|Print this story||Permalink|
That was how several hundred well-BY MICHAEL MORTONYes, it could be done while he was still alive.That was how several hundred well-wishers ended up in the middle of Linden Boulevard Friday to rename the St. Albans post office after Archie Spigner, an area resident who became the borough's first black city councilman and mentored most of southeast Queens' current leaders during his 27-year tenure." You probably would not have been elected to anything but for his pioneering ways," U.S. Rep. Gregory Meeks (D-St. Albans) told his fellow proteges, a group known as "Bebe's Kids" after the rambunctious fictional children created by comedian Robin Harris.In the past, post office ceremonies have been reserved for the dearly departed, but Meeks and his counterpart in the U.S. Senate, Charles Schumer (D-N.Y.), decided to sponsor legislation to bestow the honor on Spigner while he was still around. The subsequent dedication turned into one of the major social events of the year in the area, as leaders from across the city gathered on a temporary stage parked in the middle of Linden Boulevard.."He's earned it the hard way," said Queens Borough President Helen Marshall, a longtime family friend and colleague who declared it "Archie Spigner Day" in Queens. "Nobody gave him anything."After a series of jobs, including a stint as a city bus driver, Spigner became a district leader and earned a degree in political science from Queens College. He went to work for the late Borough President Donald Manes before being elected to the Council in 1974, rising to become deputy majority leader and heading several committees. He developed a reputation as a smiling but hard-driving bargainer before leaving because of new term limits in 2001."You could always take your lead from Archie because he was always correct," Marshall said.In addition to serving on the Council, Spigner and his political partner, district leader and Queens Clerk Dora Young, have run the Guy R. Brewer United Democratic Club down the street from the post office in St. Albans. The organization has become one of the strongest in the city and helped turn southeast Queens into a base of Democratic and black power. Schumer, for one, said he was an unknown Senate contender until Spigner and Young took him to the clubhouse."That was the beginning," the senator said.Spigner, known as the "Dean" or "Godfather" of southeast Queens politics, also helped get black candidates elected for the first time in the borough at all levels of government. Many of them worked either at Spigner's office or at the club."He worked me all weekend," joked Comrie, who was voted into Spigner's vacated post. "I lost many dates thanks to Archie Spigner." As part of the renaming of the post office, located at 195-04 Linden Blvd., a small plaque will be placed inside.Spigner said he did not initially set out seeking a political career but ended up there because he wanted to help the community. He still can be spotted at meetings across the city."I was a born activist," he said.Young, his club partner, agreed."Knowing Archie, he'll be out tomorrow making sure the mail goes out on time," she quipped.Reach reporter Michael Morton by e-mail at email@example.com or by phone at 718-229-0300, Ext. 154.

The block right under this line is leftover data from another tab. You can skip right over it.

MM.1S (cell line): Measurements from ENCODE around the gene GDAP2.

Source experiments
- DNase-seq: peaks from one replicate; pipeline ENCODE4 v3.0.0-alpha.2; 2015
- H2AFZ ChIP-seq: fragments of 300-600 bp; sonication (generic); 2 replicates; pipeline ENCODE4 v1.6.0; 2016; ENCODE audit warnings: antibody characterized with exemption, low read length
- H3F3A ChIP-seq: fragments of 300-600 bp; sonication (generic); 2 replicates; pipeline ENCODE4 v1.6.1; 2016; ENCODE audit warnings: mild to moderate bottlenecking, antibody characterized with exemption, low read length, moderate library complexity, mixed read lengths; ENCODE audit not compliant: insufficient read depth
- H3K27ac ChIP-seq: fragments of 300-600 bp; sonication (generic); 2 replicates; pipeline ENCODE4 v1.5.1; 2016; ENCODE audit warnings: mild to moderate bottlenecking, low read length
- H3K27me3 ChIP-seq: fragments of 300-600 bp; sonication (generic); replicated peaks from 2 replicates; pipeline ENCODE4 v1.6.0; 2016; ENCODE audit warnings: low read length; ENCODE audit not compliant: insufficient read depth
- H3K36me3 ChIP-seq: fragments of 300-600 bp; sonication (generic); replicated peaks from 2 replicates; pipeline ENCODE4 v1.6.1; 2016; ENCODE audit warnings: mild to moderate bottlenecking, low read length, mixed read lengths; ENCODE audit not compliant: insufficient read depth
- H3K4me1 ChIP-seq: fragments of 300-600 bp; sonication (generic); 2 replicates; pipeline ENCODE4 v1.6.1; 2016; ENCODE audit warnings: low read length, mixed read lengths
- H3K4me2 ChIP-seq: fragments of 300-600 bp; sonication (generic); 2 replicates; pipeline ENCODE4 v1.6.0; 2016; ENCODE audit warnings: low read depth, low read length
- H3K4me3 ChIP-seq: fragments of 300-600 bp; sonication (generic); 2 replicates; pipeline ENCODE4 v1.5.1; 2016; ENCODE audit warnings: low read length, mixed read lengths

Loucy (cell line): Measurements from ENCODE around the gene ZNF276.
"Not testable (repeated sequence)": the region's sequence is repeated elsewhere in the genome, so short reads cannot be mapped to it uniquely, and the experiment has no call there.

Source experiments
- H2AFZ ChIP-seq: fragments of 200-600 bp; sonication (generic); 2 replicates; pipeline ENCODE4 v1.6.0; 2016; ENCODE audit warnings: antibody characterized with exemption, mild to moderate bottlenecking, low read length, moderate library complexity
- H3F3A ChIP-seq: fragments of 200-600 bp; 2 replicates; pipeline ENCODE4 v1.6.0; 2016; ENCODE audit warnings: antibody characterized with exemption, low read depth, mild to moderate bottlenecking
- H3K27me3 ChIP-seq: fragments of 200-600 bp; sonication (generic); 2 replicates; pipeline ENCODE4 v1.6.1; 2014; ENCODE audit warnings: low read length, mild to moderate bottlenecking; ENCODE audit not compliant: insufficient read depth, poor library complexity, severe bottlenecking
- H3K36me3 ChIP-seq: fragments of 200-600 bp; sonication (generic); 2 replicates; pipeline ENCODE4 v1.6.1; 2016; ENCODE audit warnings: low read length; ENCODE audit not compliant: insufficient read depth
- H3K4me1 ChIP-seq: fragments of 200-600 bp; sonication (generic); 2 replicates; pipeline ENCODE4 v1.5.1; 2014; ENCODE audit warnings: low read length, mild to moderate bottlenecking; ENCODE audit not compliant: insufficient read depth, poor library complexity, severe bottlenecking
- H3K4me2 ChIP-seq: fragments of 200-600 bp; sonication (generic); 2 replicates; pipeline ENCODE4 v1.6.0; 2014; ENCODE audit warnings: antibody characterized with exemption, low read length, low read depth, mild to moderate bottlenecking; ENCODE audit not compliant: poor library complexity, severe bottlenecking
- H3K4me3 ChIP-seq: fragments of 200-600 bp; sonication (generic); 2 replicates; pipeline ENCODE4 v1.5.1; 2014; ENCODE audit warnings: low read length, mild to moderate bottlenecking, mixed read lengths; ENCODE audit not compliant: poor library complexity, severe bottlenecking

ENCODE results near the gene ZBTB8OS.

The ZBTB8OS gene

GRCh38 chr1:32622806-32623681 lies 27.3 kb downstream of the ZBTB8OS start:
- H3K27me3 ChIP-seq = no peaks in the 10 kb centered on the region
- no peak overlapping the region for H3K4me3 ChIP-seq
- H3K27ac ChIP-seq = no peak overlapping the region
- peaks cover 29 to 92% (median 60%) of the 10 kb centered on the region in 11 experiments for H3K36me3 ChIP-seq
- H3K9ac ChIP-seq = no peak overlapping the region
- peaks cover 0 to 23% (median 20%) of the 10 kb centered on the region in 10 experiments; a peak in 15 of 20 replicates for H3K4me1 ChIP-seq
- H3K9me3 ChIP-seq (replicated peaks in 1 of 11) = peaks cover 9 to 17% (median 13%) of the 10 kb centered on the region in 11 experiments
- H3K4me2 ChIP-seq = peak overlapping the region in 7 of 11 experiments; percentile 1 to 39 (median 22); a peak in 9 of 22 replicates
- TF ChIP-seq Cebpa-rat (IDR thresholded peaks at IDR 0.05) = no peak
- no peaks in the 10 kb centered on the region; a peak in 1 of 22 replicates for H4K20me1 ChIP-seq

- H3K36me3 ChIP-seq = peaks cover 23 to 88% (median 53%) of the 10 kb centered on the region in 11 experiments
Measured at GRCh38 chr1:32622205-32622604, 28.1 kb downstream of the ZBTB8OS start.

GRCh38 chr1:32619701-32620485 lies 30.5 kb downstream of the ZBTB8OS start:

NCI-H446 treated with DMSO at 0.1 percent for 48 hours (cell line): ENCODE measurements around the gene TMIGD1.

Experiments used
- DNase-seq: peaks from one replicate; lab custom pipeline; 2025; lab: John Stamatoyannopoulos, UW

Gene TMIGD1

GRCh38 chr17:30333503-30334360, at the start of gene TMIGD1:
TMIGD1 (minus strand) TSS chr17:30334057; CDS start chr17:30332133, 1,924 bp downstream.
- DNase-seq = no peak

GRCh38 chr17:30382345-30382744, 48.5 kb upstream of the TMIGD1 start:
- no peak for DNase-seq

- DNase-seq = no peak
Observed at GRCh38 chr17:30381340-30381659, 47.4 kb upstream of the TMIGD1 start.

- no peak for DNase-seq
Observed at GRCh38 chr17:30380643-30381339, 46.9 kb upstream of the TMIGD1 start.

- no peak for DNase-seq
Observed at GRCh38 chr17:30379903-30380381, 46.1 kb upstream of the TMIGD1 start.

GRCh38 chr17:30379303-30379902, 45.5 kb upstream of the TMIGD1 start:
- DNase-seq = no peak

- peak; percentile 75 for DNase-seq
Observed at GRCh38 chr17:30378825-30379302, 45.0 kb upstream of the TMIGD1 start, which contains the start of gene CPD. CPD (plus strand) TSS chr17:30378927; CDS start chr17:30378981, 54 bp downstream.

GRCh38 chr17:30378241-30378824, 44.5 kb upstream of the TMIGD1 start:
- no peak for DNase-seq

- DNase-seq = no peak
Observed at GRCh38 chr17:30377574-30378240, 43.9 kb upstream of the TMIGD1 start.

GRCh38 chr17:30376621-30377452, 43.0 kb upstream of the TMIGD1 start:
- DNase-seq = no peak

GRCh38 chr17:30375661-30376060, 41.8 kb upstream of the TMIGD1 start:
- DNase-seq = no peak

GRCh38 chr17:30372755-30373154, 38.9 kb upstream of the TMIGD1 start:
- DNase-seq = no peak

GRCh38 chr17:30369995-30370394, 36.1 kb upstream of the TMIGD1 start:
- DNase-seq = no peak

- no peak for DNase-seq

©2005 Community Newspaper Group
|Print this story||Permalink|
By submitting this comment, you agree to the following terms:
You agree that you, and not TimesLedger.com or its affiliates, are fully responsible for the content that you post. You agree not to post any abusive, obscene, vulgar, slanderous, hateful, threatening or sexually-oriented material or any material that may violate applicable law; doing so may lead to the removal of your post and to your being permanently banned from posting to the site. You grant to TimesLedger.com the royalty-free, irrevocable, perpetual and fully sublicensable license to use, reproduce, modify, adapt, publish, translate, create derivative works from, distribute, perform and display such content in whole or in part world-wide and to incorporate it in other works in any form, media or technology now known or later developed.